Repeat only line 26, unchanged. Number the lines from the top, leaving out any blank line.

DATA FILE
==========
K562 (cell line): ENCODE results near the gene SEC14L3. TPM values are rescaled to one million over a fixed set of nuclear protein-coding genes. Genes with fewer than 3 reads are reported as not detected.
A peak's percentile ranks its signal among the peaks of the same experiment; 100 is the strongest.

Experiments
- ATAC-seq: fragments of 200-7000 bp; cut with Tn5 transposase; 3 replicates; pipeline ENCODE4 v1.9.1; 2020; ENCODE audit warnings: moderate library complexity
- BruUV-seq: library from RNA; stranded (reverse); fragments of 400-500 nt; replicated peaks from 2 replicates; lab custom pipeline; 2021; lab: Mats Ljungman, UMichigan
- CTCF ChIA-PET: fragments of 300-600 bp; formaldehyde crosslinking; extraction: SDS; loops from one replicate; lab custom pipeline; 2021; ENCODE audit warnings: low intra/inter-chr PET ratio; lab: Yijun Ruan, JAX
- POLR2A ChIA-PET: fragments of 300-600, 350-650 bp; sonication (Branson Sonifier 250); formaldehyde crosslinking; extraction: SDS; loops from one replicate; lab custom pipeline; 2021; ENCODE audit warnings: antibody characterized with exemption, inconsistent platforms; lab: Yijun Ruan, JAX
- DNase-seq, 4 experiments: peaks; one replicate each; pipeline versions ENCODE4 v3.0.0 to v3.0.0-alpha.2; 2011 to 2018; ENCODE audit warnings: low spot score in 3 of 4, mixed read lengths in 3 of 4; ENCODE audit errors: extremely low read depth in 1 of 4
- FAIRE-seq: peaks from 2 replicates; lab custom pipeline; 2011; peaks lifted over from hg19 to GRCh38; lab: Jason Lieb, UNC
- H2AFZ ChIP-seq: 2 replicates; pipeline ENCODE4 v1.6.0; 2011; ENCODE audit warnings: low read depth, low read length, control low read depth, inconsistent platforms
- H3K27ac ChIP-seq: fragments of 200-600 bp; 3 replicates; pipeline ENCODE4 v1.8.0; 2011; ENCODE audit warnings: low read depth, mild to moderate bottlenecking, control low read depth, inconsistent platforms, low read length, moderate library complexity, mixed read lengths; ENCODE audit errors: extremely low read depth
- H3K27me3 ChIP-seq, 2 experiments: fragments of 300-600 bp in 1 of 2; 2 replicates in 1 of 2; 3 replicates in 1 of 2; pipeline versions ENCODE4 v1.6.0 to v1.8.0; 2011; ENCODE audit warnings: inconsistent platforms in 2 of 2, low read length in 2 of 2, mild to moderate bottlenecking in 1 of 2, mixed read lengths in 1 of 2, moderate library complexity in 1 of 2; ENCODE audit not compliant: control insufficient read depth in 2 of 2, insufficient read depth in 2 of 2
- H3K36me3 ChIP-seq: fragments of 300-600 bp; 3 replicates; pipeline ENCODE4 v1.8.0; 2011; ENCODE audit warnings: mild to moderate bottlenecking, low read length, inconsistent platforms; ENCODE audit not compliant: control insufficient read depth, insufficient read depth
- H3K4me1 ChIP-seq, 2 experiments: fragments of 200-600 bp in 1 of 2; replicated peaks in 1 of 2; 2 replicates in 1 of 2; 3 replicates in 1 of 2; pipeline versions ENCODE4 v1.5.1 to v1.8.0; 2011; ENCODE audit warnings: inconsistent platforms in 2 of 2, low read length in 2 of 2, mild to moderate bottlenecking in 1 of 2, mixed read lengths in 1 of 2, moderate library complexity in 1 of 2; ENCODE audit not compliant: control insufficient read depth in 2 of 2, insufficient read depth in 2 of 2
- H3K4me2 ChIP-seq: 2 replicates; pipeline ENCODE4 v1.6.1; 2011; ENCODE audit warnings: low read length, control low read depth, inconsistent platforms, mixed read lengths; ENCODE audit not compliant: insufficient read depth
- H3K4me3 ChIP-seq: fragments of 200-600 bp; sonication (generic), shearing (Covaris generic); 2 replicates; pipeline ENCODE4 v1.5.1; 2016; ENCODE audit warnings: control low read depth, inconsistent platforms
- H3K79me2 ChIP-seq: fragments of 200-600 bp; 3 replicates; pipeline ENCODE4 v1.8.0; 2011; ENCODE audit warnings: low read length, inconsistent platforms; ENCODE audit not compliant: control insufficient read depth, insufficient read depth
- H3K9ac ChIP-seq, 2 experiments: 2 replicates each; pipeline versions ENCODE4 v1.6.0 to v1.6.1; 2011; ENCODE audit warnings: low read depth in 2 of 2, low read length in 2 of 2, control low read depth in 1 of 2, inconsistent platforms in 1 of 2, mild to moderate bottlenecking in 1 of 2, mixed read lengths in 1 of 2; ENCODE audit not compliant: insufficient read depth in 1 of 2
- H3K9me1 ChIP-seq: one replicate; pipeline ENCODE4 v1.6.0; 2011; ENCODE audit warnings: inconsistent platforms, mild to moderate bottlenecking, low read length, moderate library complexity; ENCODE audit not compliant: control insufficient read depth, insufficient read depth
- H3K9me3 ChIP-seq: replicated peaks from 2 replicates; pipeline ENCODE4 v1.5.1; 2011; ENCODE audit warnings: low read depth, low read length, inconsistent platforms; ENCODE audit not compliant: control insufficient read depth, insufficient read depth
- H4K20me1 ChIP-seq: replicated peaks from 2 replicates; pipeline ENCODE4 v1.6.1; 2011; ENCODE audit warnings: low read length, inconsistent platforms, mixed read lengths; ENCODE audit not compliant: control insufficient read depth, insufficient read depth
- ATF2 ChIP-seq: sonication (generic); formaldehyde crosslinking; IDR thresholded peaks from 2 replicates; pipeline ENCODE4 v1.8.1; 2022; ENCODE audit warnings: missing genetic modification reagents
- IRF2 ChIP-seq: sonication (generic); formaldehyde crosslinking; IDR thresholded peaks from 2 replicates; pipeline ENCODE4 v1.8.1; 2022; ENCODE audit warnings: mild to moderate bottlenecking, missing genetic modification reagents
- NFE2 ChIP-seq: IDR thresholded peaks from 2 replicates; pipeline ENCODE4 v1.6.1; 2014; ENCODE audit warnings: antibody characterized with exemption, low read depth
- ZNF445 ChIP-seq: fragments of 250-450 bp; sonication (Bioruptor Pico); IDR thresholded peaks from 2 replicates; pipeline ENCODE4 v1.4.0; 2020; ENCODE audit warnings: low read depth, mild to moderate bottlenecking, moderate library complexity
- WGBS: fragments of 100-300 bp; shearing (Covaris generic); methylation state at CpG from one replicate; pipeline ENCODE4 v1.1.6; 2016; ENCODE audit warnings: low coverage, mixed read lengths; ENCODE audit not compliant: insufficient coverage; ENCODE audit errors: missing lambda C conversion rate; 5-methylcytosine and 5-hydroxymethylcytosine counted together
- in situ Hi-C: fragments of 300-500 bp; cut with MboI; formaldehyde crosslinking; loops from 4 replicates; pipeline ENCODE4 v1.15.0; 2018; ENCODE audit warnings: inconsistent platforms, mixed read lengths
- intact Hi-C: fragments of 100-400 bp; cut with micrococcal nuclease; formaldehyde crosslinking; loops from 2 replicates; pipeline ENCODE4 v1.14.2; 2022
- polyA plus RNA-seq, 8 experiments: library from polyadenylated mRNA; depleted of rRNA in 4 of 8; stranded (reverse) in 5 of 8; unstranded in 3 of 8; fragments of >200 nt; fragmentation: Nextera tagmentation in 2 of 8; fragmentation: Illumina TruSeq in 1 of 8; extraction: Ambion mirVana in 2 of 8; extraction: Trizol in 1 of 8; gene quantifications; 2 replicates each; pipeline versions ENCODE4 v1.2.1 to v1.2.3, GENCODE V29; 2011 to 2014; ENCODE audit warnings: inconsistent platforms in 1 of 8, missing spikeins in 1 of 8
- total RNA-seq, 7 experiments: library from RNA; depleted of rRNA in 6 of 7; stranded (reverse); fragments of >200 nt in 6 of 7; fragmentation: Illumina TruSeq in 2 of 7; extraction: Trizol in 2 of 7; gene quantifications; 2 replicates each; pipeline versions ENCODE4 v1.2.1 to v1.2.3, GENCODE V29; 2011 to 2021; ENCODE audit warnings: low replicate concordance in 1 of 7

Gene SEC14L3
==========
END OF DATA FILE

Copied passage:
- WGBS: fragments of 100-300 bp; shearing (Covaris generic); methylation state at CpG from one replicate; pipeline ENCODE4 v1.1.6; 2016; ENCODE audit warnings: low coverage, mixed read lengths; ENCODE audit not compliant: insufficient coverage; ENCODE audit errors: missing lambda C conversion rate; 5-methylcytosine and 5-hydroxymethylcytosine counted together